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Balkans are emptying, population decline across the region

Recent censuses and surveys confirm a sharp drop

08 January, 16:21
(by Stefano Giantin) (ANSA) - BELGRADE, JAN 8 - For years, significant and continuing losses have undermined every effort aimed at lasting economic and social development. The neighboring Balkans risk becoming a "desert" due to unemployment and, above all, emigration, especially of the young. This scenario emerges from different pieces of a complex puzzle being put together in recent weeks. These pieces include the fundamental one posed by the census in Bulgaria, which has certified an 11% drop in population over the last ten years. Another census, the one in neighboring North Macedonia, the first to be conducted in the country since 2002, confirmed that the problem is widespread, with provisional results that have worried the authorities in Skopje. According to the first data processed by the National Statistical Office, Macedonia would now have about 1.8 m inhabitants, about 10% less than twenty years ago, with 600,000 Macedonians now living abroad. Perhaps even lower than the real ones, these numbers speak of a demographic catastrophe. Those who leave the country are predominantly young people, whereas the cradles remain empty at home, and the number of older people is growing. And Macedonia is far from being an exception. Even in neighboring Romania, which is already a member of the EU, the consequences due to migration to more prosperous countries now appear uncontrollable.

Adevarul, a daily newspaper, cited "dramatic figures" and UN estimates that show Romania with just under 12 m inhabitants in 2100, which is 7 million lower than today and most of them over 60. Estimates mirror those of neighboring Bulgaria, which in 2100 could have only 3.5 m inhabitants. And then, returning to the non-EU Balkans, there is Albania, land of emigration par excellence, which could find itself with only 1.1 m inhabitants in eighty years. About 50,000 Albanians obtained a residence permit in Germany alone as of 2018, with Berlin now about to overtake Rome and Athens as an emigration destination, local media have reported. And since 2008, about 800,000 Albanians have emigrated to EU countries. The situation is even worse in Bosnia-Herzegovina. According to Sarajevo-based media, about 500,000 people have left the country in the last ten years. No "policy" to stop the exodus, said demographer Aleksandar Cavic, who warned that the negative trend is accelerating, with more and more young people leaving and more and more old people and pensioners remaining alone at home. This situation occurs in all countries, including Serbia, Montenegro, Kosovo, and Croatia.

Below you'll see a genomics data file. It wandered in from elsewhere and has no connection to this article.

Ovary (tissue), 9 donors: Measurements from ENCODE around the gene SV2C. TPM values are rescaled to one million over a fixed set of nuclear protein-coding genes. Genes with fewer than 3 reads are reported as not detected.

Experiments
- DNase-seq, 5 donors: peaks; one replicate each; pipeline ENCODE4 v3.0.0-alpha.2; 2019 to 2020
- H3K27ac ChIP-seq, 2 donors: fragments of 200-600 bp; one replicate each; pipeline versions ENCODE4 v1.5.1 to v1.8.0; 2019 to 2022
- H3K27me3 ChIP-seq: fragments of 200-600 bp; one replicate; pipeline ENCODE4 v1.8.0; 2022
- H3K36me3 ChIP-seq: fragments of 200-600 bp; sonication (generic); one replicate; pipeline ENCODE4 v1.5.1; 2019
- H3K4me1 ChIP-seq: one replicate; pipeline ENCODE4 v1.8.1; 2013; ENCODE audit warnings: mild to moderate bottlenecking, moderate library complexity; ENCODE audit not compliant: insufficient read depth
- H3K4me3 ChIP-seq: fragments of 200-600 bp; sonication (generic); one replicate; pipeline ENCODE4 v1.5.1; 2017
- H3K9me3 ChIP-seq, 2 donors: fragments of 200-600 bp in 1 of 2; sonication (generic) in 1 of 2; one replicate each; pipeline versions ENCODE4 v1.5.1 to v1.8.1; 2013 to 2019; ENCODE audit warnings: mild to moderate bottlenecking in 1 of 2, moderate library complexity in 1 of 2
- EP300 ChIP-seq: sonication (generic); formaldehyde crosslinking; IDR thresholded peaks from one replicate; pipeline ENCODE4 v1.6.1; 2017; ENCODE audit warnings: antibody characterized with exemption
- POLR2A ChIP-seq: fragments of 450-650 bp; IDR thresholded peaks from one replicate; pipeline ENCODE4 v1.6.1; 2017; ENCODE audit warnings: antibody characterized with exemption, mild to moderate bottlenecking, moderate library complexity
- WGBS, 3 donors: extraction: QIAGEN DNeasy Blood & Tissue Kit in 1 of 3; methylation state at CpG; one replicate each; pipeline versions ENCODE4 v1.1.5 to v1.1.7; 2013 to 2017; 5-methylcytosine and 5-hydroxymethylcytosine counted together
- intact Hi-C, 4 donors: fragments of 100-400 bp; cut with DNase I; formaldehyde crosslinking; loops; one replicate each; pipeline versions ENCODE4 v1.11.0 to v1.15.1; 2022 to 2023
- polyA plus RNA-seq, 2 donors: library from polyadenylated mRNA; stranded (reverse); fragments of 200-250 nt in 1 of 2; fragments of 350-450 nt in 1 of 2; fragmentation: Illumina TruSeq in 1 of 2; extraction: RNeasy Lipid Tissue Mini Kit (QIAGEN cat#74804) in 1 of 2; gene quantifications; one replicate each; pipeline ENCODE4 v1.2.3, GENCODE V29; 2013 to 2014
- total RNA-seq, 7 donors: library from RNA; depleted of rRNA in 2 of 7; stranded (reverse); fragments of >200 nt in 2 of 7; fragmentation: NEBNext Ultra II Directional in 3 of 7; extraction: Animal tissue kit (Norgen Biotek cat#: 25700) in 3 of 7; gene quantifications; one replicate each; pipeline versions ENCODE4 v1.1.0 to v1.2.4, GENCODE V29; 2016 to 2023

"Emigration, headed by young people," will not stop, warned even a recent survey conducted by researchers Tado Juric and Faruk Hadzic, who predicted and depicted the consequences. In the Balkans, economic development will decline due to depopulation, undermining the social structure in the medium to long term. But even the EU cannot smile, given that in the decades to come, it will have to deal with an emptied, impoverished, and unstable region in its backyard. (ANSA).

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